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Lost your job? Heres whats next
Dont wait to file for unemployment insurance
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You've been called into the boss' office and told that your job is being eliminated.

Unfortunately, it has happened more and more in 2008 - the state's unemployment rate hit 7.5 percent in November — and there are predictions that the unemployment rate will continue to rise in 2009.
What do you do?

Officials with the Georgia Department of Labor suggest that you come to their office to determine if you are eligible for unemployment insurance. The program provides weekly payments to persons who qualify.

In Georgia, the weekly payments range from the minimum of $44 per week to a maximum of $330 for claims filed on or after July 1, 2008. The amount an individual will receive is based on the amount of wages earned in the base period.

Some unemployed workers have indicated that they feel there is a stigma attached to accepting unemployment benefits.

The human resource director for Northeast Georgia Medical Center said employers generally have no idea whether or not you accepted unemployment benefits.

"We would not know if they had filed for unemployment," said Randy Johnson. "Our recruiters and managers do not ask that question in the interview process."

Johnson also said it is important to be honest about your job situation.

"You should be up front with the employer if you have lost your job through no fault of your own," Johnson said. "We and other employers know that we are involved in a national and international recession, so applicants should be clear if they have lost their job."

In Gainesville, the Georgia Department of Labor operates a career center at 2756 Atlanta Highway. It serves residents of Dawson, Forsyth, Hall, Lumpkin and White counties.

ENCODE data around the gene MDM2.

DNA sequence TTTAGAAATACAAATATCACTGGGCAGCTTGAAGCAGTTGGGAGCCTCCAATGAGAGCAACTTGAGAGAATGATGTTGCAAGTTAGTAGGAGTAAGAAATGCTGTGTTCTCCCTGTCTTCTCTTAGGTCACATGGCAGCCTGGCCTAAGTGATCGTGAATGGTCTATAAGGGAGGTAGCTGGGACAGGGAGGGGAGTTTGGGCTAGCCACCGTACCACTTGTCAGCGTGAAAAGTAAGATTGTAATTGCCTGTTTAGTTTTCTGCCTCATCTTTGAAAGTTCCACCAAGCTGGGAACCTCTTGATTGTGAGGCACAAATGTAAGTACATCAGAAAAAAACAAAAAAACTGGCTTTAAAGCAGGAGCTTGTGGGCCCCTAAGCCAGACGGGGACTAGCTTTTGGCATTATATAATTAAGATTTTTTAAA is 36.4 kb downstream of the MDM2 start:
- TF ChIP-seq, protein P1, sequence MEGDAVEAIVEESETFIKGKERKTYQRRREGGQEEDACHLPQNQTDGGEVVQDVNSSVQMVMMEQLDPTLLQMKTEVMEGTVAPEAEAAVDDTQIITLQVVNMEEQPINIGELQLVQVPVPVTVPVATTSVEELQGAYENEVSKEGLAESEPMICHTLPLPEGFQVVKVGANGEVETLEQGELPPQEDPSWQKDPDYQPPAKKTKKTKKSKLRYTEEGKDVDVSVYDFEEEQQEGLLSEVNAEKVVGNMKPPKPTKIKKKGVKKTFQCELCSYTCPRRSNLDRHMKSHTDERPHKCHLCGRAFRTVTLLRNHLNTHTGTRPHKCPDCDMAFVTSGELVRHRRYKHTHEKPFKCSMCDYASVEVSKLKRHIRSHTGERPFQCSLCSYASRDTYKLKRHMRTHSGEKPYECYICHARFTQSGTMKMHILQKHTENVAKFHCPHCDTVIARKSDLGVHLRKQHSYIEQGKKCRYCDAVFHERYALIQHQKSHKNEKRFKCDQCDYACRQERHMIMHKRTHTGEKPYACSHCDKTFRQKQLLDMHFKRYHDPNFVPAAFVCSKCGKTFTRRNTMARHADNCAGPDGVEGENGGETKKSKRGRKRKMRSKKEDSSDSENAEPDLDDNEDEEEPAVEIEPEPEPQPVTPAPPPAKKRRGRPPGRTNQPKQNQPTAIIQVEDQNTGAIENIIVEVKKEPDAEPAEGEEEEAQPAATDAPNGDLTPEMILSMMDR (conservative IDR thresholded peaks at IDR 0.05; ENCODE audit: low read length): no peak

The center is the place where you will file your initial claim. There are other services provided include a computer center where you can access the Internet to look for jobs.

To save time, make sure you take the following items when you file for unemployment:

  • Your Social Security number; a claim cannot be filed without it.
  • A separation notice or letter from your former employer, if you received one. In some cases, this will help speed up the process of determining your eligibility for benefits.
  • The names and addresses of your employers for the last 18 months, and the dates you worked at each place.
  • Proof of your immigration status if you are not a U.S. citizen.
  • A check with your account number and your bank's routing number if you want to have benefit checks deposited directly to your checking or savings account. Form DD214 Member 4, if you separated from the military in the last 18 months. If you worked for the federal government in the last 18 months, you'll need Standard Form 50 and Standard Form 8. If you do not have Standard Form 50, you will need to bring a W-2 form or pay stubs and your wages will be estimated.

In November, President George W. Bush signed into law an extension of unemployment benefits, which may provide some persons who have exhausted their benefits with additional payments.

Benefit recipients who have already exhausted their claims and meet eligibility requirements under the new legislation should receive written notification, an application and instructions on how to apply.

If you have lost a job and may be moving out of state, it is important that you file for unemployment benefits in Georgia if you worked here.